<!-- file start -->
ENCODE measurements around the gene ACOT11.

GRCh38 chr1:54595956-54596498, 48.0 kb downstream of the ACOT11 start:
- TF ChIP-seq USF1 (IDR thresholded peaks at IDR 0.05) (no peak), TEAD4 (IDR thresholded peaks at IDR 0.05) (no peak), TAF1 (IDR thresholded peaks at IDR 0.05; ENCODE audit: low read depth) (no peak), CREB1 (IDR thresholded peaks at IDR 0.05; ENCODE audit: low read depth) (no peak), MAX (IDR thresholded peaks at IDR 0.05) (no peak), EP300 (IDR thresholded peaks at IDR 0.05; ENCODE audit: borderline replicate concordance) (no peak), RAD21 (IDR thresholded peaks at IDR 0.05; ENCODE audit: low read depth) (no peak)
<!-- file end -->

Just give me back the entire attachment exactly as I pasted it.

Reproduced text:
ENCODE measurements around the gene ACOT11.

GRCh38 chr1:54595956-54596498, 48.0 kb downstream of the ACOT11 start:
- TF ChIP-seq USF1 (IDR thresholded peaks at IDR 0.05) (no peak), TEAD4 (IDR thresholded peaks at IDR 0.05) (no peak), TAF1 (IDR thresholded peaks at IDR 0.05; ENCODE audit: low read depth) (no peak), CREB1 (IDR thresholded peaks at IDR 0.05; ENCODE audit: low read depth) (no peak), MAX (IDR thresholded peaks at IDR 0.05) (no peak), EP300 (IDR thresholded peaks at IDR 0.05; ENCODE audit: borderline replicate concordance) (no peak), RAD21 (IDR thresholded peaks at IDR 0.05; ENCODE audit: low read depth) (no peak)